(b) The Board of Governors shall-

(i) Exercise the powers and discharge the functions of the Council under this Act and for this purpose, the provisions of this Act shall have effect subject to the modification that references therein to the Council shall be construed as references to the Board of Governors;

(ii) grant independently permission for establishment of new medical colleges or opening a new or higher course of study or training or increase in admission capacity in any course of study or training referred to in section 10A or giving the person or college concerned a reasonable opportunity of being heard as provided under section 10A without prior permission of the Central Government under that section, including exercise of the power to finally approve or disapprove the same; and

(iii) dispose of the matters pending with the Central Government under section 10A upon receipt of the same from it."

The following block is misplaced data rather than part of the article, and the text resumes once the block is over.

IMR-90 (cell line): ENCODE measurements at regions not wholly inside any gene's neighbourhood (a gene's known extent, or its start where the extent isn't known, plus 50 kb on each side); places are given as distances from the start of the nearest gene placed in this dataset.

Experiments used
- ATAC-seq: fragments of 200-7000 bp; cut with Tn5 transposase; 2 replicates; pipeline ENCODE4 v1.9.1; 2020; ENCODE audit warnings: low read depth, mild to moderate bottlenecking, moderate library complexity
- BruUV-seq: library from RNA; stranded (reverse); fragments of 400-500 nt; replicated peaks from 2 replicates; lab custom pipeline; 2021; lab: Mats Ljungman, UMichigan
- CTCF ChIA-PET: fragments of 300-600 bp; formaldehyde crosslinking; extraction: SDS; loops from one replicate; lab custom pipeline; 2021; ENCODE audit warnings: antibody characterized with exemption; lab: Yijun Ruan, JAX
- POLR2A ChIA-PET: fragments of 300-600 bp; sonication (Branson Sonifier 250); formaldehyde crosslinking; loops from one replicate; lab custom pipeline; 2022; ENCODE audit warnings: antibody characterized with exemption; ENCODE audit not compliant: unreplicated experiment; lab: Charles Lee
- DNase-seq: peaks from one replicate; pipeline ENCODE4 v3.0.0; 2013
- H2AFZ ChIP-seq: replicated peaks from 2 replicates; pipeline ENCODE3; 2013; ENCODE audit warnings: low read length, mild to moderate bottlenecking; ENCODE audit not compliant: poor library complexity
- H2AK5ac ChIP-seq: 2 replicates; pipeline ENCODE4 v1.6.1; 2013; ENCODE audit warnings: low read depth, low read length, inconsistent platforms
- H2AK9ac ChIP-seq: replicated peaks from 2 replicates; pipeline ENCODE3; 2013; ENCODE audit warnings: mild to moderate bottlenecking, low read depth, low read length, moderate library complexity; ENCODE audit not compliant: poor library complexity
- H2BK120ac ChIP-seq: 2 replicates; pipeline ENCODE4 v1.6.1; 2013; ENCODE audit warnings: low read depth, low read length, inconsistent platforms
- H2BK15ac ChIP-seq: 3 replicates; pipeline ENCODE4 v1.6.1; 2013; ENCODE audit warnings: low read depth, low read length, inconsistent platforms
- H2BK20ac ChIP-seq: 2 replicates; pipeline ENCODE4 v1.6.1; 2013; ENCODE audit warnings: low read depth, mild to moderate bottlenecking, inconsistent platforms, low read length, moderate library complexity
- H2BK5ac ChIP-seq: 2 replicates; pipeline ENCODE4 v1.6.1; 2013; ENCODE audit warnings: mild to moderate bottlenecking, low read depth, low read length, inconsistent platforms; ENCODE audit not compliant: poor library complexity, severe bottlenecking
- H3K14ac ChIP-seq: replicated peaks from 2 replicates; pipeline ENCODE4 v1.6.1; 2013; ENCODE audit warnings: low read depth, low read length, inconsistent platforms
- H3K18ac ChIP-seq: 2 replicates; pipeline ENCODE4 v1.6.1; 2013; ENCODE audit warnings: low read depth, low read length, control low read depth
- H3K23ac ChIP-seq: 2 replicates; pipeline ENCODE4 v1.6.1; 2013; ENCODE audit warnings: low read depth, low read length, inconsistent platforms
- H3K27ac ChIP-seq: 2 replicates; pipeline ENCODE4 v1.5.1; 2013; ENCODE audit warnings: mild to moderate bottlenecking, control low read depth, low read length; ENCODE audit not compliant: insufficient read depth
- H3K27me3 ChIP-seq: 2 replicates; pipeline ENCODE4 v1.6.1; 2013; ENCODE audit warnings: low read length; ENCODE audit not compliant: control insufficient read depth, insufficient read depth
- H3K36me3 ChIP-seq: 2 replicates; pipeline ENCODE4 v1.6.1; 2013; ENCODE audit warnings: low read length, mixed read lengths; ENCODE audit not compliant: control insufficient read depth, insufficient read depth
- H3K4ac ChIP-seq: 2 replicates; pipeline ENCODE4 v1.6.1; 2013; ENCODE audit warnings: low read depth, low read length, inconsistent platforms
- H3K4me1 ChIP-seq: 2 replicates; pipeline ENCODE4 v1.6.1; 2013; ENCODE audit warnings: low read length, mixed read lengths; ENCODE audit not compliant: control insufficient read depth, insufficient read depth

17. MCI, with the previous sanction by the Central Government, in exercise of its powers conferred by Sections 10A and 33 of the Indian Medical Council Act, 1956, made the Regulations known as the Establishment of Medical College Regulations, 1999. Regulation 8 of the Regulations 1999 deals with grant of permission for establishment of new college. Application/scheme submitted by the applicants is evaluated and the verification takes place by conducting physical inspection by the team of inspectors of the MCI. The Board of Governors may grant LoP to the applicant for making admissions in the first year of MBBS course in the medical college and the permission is renewed every year subject to the college achieving the yearly target mentioned in "Minimum Standard Requirements for the Medical College for 150 Admissions Annually Regulations, 1999". Schedule I of the above mentioned Regulation provides for accommodation in the medical college and its teaching hospital. Schedule II deals with equipment required for various departments in the college and hospital. The requirements are statutorily prescribed and, therefore, the Board of Governors has no power to dilute the statutory requirements mentioned in the above mentioned Regulations.